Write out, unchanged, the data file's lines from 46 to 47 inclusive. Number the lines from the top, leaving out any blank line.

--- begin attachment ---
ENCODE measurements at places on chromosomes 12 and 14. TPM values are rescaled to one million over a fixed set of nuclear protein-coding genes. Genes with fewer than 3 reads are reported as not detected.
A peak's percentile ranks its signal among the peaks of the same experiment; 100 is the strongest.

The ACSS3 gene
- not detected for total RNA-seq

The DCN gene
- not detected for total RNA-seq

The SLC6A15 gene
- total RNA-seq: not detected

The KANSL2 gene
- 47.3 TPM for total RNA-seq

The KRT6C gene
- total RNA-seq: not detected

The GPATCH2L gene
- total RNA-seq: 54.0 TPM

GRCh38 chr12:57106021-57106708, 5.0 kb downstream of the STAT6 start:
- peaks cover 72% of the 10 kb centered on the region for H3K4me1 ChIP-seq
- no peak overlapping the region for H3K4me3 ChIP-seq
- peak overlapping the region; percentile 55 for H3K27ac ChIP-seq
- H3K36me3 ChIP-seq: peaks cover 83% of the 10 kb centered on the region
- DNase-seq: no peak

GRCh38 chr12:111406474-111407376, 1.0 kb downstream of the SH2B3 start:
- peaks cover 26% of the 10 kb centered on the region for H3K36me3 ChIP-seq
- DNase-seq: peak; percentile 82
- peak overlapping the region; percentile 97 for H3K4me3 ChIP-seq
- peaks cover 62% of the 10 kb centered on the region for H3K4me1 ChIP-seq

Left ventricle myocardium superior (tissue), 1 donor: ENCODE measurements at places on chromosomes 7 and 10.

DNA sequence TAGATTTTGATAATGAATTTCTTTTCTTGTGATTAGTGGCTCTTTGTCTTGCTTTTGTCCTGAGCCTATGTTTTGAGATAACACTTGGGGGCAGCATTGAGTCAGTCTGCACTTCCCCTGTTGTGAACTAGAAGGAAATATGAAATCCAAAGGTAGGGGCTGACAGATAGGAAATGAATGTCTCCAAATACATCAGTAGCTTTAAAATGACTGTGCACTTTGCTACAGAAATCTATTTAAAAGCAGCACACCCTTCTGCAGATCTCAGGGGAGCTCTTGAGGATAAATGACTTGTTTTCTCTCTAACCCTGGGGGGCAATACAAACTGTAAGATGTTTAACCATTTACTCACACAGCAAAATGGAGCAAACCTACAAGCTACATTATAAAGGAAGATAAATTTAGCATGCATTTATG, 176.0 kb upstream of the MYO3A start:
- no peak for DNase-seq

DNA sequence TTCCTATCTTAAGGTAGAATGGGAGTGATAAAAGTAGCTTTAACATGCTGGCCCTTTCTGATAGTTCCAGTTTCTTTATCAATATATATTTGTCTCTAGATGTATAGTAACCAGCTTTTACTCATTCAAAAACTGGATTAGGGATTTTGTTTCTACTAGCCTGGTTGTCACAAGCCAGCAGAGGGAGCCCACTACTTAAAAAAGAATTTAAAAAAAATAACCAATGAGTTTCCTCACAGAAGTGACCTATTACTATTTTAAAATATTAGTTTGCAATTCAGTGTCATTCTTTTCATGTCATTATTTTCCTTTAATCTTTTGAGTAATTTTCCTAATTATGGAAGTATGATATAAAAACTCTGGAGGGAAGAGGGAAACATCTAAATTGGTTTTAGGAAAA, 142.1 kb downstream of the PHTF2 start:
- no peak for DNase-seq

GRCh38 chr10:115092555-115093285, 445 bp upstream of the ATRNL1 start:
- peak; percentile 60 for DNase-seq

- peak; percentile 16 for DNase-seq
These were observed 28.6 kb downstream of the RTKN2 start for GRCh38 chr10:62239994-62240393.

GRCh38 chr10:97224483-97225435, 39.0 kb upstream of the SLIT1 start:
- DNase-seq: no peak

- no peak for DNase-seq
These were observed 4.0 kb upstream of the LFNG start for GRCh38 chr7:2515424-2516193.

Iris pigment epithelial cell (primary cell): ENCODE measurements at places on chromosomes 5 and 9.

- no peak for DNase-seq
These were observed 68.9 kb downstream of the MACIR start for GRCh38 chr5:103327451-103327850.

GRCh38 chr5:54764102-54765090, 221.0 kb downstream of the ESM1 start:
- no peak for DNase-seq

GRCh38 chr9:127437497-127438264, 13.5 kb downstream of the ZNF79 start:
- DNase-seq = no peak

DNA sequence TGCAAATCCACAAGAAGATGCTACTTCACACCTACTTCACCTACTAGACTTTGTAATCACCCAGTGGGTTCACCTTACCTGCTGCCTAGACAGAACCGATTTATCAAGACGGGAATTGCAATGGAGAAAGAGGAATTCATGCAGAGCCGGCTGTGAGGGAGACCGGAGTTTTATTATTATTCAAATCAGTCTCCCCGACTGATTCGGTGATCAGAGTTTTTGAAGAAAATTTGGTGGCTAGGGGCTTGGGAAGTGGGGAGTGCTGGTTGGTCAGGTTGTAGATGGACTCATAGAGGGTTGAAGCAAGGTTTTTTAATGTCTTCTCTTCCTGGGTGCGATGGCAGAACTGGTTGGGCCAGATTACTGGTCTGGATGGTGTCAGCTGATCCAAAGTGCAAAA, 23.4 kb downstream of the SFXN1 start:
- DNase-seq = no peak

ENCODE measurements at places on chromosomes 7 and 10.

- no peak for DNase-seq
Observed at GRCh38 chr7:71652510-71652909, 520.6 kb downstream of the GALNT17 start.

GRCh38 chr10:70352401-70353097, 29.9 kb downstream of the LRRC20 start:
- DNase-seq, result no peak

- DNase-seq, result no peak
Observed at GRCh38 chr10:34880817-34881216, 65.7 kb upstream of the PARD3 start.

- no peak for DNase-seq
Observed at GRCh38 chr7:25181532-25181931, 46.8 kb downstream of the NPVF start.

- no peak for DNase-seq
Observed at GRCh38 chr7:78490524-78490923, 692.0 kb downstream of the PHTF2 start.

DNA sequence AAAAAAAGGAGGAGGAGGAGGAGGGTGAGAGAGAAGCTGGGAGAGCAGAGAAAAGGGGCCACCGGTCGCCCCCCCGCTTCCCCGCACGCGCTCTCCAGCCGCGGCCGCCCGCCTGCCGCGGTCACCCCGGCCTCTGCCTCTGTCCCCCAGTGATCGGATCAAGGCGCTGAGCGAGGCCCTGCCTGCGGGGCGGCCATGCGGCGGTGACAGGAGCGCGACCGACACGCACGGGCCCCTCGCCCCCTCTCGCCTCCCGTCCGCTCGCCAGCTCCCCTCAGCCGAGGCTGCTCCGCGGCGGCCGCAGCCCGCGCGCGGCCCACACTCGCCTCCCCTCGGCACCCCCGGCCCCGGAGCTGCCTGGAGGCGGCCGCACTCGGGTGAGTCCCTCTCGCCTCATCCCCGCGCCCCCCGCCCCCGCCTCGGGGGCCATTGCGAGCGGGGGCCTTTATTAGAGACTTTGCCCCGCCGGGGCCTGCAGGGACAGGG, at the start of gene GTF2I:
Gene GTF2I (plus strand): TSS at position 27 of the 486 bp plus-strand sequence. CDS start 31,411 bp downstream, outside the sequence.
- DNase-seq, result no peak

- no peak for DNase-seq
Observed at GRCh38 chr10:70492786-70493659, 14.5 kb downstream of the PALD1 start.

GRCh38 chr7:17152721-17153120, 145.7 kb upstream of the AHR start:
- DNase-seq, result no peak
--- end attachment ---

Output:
DNA sequence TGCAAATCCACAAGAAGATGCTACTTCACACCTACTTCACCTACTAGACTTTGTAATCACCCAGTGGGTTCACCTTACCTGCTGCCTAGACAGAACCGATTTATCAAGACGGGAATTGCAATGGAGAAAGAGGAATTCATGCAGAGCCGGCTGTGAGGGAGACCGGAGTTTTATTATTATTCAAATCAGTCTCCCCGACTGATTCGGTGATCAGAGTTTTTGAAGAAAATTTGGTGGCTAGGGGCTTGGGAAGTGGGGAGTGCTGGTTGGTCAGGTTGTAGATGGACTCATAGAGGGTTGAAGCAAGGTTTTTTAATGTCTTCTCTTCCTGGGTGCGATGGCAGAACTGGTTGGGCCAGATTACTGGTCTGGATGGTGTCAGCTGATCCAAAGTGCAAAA, 23.4 kb downstream of the SFXN1 start:
- DNase-seq = no peak